In three sweeping tableaux vivants, artists Yoni Goldstein and Meredith Zielke present a rich cartography of identity at its most granulated potential. The rigid boundaries erected by conventional interpretations of collective, conditional, and bodily identities are torn down in The Jettisoned: anatomic mechanisms present sickness and health as being part of the same process of sustained loss; anachronistic renditions of epic gestures deplete the national epic of its definitive qualities; crypto-judaic ritual offers veiled signs of a heritage while simultaneously dissolving it into another religious tradition. Fittingly, The Jettisoned engages these interstitial spaces with an equally nebulous aesthetic approach, a filmic rendering of the painterly tradition of the tableaux. However solitary and ambiguous the sites it explores are, The Jettisoned offers the possibility of abject recognition.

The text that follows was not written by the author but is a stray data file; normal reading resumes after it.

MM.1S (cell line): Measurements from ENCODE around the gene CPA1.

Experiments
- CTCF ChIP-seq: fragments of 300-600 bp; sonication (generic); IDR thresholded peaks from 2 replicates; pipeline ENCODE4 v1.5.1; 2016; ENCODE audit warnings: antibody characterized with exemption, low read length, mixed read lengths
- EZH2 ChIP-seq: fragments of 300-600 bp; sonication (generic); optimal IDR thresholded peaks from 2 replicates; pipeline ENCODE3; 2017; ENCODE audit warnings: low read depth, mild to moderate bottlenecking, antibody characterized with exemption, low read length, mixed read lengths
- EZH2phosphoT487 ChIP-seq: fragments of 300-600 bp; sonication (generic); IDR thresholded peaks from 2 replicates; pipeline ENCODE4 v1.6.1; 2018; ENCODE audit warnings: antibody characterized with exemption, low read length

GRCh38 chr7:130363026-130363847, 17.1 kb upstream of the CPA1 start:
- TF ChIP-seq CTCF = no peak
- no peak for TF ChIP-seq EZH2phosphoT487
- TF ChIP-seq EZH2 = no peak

The tableaux vivants, or living paintings, that constitute The Jettisoned were shot in Chicago, Warsaw, and Mexico City. Each video channel functions as an entire documentary collapsed into a single scene. The Mexico tableau arranges a cross-temporal vista of crypto-Judaic history in Latina America, performed in collaboration with families of crypto-Jewish desecndents and community leaders (along with ritual artifacts). The Warsaw tableau utilizes a soviet era animal surgical theater as its site of production, taking on parodic poses of monuments and figures from Polish national epics. In the Chicago tableau, Goldstein and Zielke’s memories of their homelands Netanya (Israel) and Detroit (USA) meld with childhood recollections of body horror, performed by their friends and families inside a former industrial soap factory.
“These bodily fluids…are what life withstands, hardly and with difficulty, on the part of death. There, I am at the border of my condition as a living being. My body extricates itself, as being alive, from that border. Such wastes drop so that I might live, until, from loss to loss, nothing remains in me and my entire body falls beyond the limit — cadere, cadaver.” – Julia Kristeva